Pope Francis has presented “a plan for the rising up again” of humanity in the midst of a global crisis that has brought the world’s peoples and the economy to their knees. He shared it in an exclusive meditation for Vida Nueva, the Spanish religious weekly, in which he reflects on the coronavirus pandemic in the light of the resurrection of Jesus.
“Un plan para resucitar” (“A plan for rising up again”) is the title he chose for the reflection. In it he does not conceal his concern over the crisis caused by a pandemic that has infected more than 2 million people, caused the deaths of over 140,000 and wreaked havoc on the world’s economy. In Spain alone 190,000 people have been infected and 19,600 have died.
Pope Francis says our experience today mirrors in many ways that of the disciples of Jesus after his death and burial in the tomb. Like them, “we live surrounded by an atmosphere of pain and uncertainty,” and we ask, “Who will roll away the stone [from the tomb?]”
But like the women waiting at the tomb, Pope Francis said, we ask: “Who will roll away the stone?”
He likens the stone that sealed the tomb of Jesus to the tombstones of the pandemic that “threatens to bury all hope” for the elderly living in total isolation, for families who lack food and for those on the front lines who are “exhausted and overwhelmed.”
He recalls, however, that the women who followed Jesus did not allow themselves to be paralyzed by anxiety and suffering. “They found ways to overcome every obstacle,” simply “by being and accompanying.”
He notes that many today are following suit, including “doctors, nurses, people stocking the supermarket shelves, cleaners, caretakers, people who transport goods, public security officials, volunteers, priests, women religious, grandparents, teachers, and so many others.”
But like the women, the pope said, they all ask: “Who will roll away the stone?”
Francis says many are participating in the passion of Christ today, either personally or at the side of others, and he reminds everyone: “We are not alone, the Lord goes before us on our journey, and removes the stones that paralyze us.” This is the hope that no one can take from us, the pope says.
Pope Francis says the disciples of Jesus discovered something that we are now learning: “No one is saved alone.”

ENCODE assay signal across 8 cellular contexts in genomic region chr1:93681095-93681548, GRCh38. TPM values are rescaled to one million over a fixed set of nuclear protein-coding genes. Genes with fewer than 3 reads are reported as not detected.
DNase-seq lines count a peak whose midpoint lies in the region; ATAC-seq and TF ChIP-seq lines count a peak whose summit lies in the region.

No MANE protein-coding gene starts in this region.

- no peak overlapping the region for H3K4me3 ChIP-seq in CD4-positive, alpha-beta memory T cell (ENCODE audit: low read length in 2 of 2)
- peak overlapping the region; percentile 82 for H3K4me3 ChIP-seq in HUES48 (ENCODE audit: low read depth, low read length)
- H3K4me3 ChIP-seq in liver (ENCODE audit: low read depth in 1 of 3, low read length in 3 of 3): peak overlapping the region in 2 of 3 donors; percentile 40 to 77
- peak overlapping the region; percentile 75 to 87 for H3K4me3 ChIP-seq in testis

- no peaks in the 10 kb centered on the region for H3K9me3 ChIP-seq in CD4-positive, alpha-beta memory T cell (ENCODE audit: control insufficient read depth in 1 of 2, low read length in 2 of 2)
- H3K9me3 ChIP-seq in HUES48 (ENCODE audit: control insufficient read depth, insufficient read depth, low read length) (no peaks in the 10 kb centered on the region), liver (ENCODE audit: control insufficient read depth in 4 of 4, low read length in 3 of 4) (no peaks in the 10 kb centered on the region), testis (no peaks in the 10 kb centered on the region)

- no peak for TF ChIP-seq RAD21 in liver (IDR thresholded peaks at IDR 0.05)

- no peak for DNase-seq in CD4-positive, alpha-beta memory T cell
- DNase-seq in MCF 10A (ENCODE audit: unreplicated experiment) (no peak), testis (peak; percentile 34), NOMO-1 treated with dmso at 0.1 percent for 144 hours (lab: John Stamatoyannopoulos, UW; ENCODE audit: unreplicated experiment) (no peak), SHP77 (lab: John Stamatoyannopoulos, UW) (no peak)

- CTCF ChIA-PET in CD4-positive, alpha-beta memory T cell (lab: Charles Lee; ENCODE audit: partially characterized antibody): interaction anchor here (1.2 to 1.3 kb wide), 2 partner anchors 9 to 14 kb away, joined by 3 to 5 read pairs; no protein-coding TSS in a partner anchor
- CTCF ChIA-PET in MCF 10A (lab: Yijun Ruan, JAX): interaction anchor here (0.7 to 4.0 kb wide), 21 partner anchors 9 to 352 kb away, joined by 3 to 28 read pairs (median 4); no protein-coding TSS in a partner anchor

Pope Francis describes the present moment as a “propitious time” to be open to the Spirit, who can “inspire us with a new imagination of what is possible.”
Indeed, today, “frontiers fall, walls crumble, and all the discourse of the fundamentalists [integristas] dissolve in the face of an imperceptible presence which shows the fragility of which we are made.” But, he says, “Easter calls us and invites us to remember this other discreet and respectful, generous and reconciling presence, so as to start that new life which is given to us.”
This presence “is the breath of the Spirit that opens horizons, sparks creativity and renews brotherhood and makes us say, ‘I’m present’ in the face of the enormous and urgent task that awaits us.”
He describes the present moment as a “propitious time” to be open to the Spirit, who can “inspire us with a new imagination of what is possible.” He recalls that the Spirit does not allow itself “to be closed in or manipulated by fixed or outmoded methods or decadent structures” but rather moves us to “make new things.”
At this moment in history, Francis says, “We have recognized the importance of joining the entire human family in the search for a sustainable and integral development.” We have also understood that “for better or worse all our actions affect others because everything is connected in our common home, and if the health authorities order that we remain confined in our home, it is the people who make this possible, aware of their co-responsibility in stopping the pandemic.”
He insists that “an emergency like Covid-19 is overcome in the first place by the antibodies of solidarity.” This lesson “breaks all the fatalism in which we have immersed ourselves and allows us to return to be the architects and protagonists of a common history,” he says, and it enables us “to respond together to the many evils that are affecting so many of our brothers and sisters across the globe.”
“We cannot allow ourselves to write the present and future history by turning our backs on the suffering of so many people,” he says. Quoting the book of Genesis, he writes that God himself is asking us, “Where is your brother?” He expressed the hope that our response would be marked by “hope, faith and charity.”
Indeed, he says, “if we act as one people, also in the face of the other epidemics that are hitting us, then we can have a real impact.”
In reference to these other epidemics, Francis raises a series of questions: “Are we capable of acting responsibly in the face of the hunger, suffered by so many in a world where there is in fact food for all? Will we continue looking the other way in the face of wars fueled by [the quest for] domination and power? Are we willing to change our style of life that submerges so many in poverty, by promoting and encouraging a more austere and human lifestyle that makes possible a more equitable sharing of resources? Will we adopt, as an international community, the necessary measures to stop the devastation of the environment, or will we continue to deny the evidence [of this devastation]? Will the globalization of indifference continue threatening and tempting our journey?”
Pope Francis expresses the hope that, in the light of the resurrection, “we would encounter the necessary antibodies of justice, charity and solidarity” to change the world. He calls for the building of “a civilization of love,” which he described as “a civilization of hope,” contrary to one marked by “anguish and fear, sadness and discouragement, passivity and tiredness.”
This civilization “has to be built daily” and requires “the commitment of everyone.”